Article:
Not only does the downtown have considerably more children, it is finding even more places to put them. Nearly a billion dollars in new residential housing has just been completed, or is permitted and under construction. These buildings represent about 3,800 units of housing and about 20% of them will be child friendly with two bedrooms and above. Another major development looms, though is not yet approved. Yesler Terrace, Seattle’s first low income housing project just at the edge of downtown, will be rebuilt and re-imagined, and it will bring an additional 5,000 units of housing, about 2,000 subsidized and another 3,000 market rate.
A supporting and continuing factor in the downtown is the health of downtown employment. Downtown employment is strong and particularly strong in its northern end, South Lake Union. Since 2004, nearly 13,000 jobs have been created with another 10,000 projected as the area builds out by 2020. Overall there are 200,000 jobs in the downtown -- slightly behind Boston and San Francisco, on par with Philadelphia and more than double the jobs in the Portland, San Diego and Charlotte downtowns. The employment base in the downtown provides jobs to about 60,000 Seattle residents many of whom commute from North Seattle, Central Seattle and West Seattle. This could be another source of educational demand downtown, relieving pressure on other neighborhood schools.
The explosion of downtown population growth adds to the problem the school district is currently coping with – 1,500 new kids each year knocking on the school door, students the district didn’t anticipate. This makes it harder to deliver the district’s policy of guaranteeing placement in a school if the student lives in its attendance area. Instead of shrinking, as the district believed a few years ago, the school district is beginning to look today like the 1950s, kids spilling out into the hallways or lunchrooms for classes, portables moving into the playground, parents scowling at the waiting list notice. And more children, particularly from the downtown, are on the way.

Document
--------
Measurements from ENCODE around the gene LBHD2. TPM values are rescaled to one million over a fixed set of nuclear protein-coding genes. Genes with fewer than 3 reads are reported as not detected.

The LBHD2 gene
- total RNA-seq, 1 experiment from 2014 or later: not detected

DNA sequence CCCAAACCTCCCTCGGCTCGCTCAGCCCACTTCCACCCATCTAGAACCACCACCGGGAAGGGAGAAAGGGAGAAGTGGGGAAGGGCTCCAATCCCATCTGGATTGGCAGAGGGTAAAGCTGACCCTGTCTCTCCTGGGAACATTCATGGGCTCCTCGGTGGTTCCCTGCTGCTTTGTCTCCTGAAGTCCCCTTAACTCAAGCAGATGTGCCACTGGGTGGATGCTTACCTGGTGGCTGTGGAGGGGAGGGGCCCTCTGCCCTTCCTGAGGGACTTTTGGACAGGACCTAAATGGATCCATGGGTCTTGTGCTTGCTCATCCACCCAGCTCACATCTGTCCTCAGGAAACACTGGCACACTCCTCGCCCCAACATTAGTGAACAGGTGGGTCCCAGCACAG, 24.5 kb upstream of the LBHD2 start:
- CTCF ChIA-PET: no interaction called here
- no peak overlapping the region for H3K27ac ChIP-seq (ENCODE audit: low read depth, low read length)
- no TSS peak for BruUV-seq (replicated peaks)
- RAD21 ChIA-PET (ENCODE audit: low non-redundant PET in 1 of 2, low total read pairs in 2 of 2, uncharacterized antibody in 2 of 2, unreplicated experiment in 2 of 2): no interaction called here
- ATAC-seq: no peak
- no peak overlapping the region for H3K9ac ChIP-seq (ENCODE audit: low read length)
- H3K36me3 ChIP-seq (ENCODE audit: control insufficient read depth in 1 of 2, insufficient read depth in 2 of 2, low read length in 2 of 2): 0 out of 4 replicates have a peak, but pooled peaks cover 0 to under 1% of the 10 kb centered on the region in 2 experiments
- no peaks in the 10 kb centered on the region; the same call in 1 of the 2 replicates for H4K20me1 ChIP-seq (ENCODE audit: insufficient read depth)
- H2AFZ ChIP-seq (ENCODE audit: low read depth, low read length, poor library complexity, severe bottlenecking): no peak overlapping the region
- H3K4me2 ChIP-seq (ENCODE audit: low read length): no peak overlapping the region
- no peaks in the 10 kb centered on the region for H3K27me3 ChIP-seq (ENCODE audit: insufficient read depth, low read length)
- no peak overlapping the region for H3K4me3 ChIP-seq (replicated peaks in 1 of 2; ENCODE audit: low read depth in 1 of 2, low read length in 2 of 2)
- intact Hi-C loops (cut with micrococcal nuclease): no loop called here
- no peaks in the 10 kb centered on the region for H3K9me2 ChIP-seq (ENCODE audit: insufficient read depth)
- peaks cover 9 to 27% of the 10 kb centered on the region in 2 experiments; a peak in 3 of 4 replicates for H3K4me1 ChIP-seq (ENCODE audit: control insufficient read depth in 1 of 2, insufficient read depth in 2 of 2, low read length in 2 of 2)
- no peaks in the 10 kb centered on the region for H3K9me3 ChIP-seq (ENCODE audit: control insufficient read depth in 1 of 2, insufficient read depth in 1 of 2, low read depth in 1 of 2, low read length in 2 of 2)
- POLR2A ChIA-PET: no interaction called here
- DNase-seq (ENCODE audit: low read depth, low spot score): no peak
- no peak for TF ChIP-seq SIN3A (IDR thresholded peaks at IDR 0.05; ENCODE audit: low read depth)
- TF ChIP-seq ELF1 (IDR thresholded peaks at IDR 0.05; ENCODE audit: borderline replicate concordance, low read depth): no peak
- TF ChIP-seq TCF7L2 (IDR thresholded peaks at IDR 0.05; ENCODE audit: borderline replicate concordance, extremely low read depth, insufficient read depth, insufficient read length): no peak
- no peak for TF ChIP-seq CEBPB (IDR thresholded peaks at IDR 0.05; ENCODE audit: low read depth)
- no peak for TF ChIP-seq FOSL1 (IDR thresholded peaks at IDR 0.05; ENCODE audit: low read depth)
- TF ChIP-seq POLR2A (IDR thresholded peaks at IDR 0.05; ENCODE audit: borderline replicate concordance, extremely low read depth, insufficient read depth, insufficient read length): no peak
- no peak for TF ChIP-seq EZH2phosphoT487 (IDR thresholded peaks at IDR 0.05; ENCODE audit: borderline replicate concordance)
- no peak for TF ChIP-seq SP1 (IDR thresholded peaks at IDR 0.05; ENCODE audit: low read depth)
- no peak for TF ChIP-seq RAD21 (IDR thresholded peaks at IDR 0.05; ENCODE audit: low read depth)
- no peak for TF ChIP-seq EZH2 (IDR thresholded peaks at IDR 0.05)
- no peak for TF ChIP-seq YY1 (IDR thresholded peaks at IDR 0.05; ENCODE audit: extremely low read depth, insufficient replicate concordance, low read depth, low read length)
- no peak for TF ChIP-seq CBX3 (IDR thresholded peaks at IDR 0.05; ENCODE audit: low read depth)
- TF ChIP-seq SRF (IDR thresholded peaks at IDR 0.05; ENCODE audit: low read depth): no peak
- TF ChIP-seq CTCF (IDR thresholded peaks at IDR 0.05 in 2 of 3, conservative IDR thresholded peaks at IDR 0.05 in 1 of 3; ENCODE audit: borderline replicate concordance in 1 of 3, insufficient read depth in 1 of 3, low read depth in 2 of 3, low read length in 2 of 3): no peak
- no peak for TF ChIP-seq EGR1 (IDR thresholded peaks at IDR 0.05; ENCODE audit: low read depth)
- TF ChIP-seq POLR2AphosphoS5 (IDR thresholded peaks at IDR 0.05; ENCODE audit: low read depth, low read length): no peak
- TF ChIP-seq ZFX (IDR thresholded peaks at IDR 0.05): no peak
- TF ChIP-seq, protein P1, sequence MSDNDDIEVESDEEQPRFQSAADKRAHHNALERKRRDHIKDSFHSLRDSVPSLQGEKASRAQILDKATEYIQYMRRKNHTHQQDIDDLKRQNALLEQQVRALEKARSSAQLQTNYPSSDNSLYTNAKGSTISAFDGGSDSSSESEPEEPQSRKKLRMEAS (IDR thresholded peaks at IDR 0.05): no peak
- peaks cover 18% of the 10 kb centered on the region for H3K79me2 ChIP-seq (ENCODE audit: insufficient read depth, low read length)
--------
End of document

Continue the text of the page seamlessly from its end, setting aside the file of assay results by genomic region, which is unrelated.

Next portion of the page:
In the past, residents of downtown with small children moved somewhere else as the child's school age approached but, while still a factor, fewer people are following that path. Focus group research shows that parents like the convenience of being downtown – no mind-numbing commute, lots of other parents and kids nearby, the short distance from work/home/daycare. And, they can see what's happening around them, hear what their friends say, listen in at conversations at work. These people are not thinking about cul-de-sacs! Spend a Saturday morning in South Lake Union and you will see what's happening as well. Strollers competing for space on the sidewalk, several park options available just blocks away, kid-friendly and kid-crowded restaurants. So, while the options are imperfect, more downtown parents are staying and sending their children to Seattle public schools, either to the schools indicated by their attendance area or at one of the district’s option schools where a particular emphasis exists in math, science or the arts.